US. unemployment rate falls to 8.4 percent

A help wanted sign hangs on the door of a Target store in Uniontown, Pennsylvania, on Wednesday. 

The state will roll out a new website for people seeking jobless benefits in June, updating a 40-year-old computer system that was strained by the unprecedented spike in unemployment claims last year as the pandemic shutdown vast swathes of the economy.

"The new system will be easy to use, provide access to important information, and streamline the unemployment claim filing process for workers, employers, unemployment program staff, and third-party administrators," said Acting Secretary of Labor and Industry Jennifer Berrier.

"The pandemic stressed an already-antiquated IT platform and we look forward to improving the process so that out-of-work Pennsylvanians can focus their time and attention on finding a new job," she said.

The new website is scheduled to launch on June 8, she said. The state will need to freeze the unemployment system for two weeks ahead of the launch of the new website to allow workers to transfer data from the old computer system to the new system, Berrier said.

To help the public understand how to use the new system, the state plans to roll out educational materials and hold live workshops before the launch, she said. The new website will be easier for the public and for state workers to use, she said. It will also work better on phones and mobile devices than the old computer system, she said.

Berrier announced the launch of the website on the same day she faced members of the Senate appropriations committee in a budget hearing.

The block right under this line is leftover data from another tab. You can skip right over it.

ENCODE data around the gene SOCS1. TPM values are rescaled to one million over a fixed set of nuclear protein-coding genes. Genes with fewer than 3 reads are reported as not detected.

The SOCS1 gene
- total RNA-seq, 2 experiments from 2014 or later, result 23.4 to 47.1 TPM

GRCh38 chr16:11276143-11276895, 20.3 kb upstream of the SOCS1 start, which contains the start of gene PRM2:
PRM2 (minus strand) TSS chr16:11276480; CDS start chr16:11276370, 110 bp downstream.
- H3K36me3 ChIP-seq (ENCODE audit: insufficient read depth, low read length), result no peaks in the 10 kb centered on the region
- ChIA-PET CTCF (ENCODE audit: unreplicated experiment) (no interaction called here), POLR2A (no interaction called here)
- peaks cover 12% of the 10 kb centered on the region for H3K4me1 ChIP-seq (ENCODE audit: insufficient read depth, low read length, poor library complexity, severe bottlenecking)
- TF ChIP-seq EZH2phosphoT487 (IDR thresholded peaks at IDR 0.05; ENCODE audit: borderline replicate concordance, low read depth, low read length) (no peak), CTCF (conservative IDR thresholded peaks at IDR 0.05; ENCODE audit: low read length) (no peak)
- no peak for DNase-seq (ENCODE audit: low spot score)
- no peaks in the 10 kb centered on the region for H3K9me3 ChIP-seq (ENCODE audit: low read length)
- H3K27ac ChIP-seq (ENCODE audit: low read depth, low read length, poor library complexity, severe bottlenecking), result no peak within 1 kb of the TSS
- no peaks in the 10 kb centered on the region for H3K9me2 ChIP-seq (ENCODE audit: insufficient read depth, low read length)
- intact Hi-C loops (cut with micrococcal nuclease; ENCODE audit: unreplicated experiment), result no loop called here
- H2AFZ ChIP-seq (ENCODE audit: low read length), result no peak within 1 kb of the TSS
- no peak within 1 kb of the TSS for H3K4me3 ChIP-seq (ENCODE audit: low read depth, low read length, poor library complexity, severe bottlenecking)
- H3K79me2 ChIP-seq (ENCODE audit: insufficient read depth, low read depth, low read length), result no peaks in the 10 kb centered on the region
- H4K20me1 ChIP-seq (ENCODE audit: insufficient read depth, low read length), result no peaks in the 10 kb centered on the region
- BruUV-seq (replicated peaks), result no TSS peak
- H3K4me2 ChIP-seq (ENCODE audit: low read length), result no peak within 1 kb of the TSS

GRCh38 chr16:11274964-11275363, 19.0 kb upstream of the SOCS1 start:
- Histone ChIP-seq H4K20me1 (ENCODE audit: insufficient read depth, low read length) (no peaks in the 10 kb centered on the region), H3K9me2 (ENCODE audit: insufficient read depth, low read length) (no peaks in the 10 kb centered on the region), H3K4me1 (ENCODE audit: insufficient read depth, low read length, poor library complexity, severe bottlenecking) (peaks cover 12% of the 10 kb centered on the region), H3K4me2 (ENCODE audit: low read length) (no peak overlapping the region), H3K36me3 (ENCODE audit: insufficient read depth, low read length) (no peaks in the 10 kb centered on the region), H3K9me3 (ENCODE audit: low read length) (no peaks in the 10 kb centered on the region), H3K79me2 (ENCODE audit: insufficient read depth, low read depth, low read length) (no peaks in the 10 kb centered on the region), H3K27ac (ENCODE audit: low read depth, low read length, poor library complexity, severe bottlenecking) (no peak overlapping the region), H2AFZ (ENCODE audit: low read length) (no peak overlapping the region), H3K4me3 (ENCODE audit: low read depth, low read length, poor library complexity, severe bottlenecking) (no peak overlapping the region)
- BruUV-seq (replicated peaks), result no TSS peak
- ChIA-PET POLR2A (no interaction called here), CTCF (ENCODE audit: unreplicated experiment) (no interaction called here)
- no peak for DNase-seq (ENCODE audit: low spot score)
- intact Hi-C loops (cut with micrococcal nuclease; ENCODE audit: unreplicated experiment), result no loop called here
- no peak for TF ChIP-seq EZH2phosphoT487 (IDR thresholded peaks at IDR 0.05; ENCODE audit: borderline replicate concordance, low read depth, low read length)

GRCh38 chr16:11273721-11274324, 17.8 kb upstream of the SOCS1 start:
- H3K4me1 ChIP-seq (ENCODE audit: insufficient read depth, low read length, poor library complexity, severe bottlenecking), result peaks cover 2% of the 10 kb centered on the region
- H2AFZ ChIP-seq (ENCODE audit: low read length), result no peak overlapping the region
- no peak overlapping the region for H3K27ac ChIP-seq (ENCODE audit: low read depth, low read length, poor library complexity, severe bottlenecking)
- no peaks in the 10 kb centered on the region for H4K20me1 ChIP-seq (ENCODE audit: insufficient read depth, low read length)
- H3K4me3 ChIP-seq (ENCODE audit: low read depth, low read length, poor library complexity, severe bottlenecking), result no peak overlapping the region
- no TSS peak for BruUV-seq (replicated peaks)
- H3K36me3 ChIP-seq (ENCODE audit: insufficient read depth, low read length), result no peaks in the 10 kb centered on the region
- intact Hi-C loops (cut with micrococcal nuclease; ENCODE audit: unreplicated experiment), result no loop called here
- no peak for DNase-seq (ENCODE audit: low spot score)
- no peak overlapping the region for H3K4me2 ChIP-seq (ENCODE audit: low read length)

State Sen. Camera Bartolotta, R-Washington County, said that the state’s old unemployment website is “not just antiquated,” but “completely dysfunctional.”

Bartolotta said that the new computer system should translate into better service for unemployed workers.

“I am optimistic that with the new system coming online soon, a lot of these challenges will be alleviated,” she said. But she added that the problems facing the state’s unemployed workers were aggravated by the fact that Gov. Tom Wolf had ordered more “draconian” economic shutdowns than governors in many other states. As a result, “the average new claims were in the 40,000 number and then launching almost instantly into the millions,” she said.

John Finnerty reports from the Harrisburg Bureau for the New Castle News and other Pennsylvania newspapers owned by CNHI. Email him at jfinnerty@cnhi.com and follow him on Twitter @cnhipa.

 

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CNHI PA State Reporter

John Finnerty reports from the Harrisburg Bureau for the New Castle News and other Pennsylvania newspapers owned by CNHI. Email him at jfinnerty@cnhi.com and follow him on Twitter @cnhipa.

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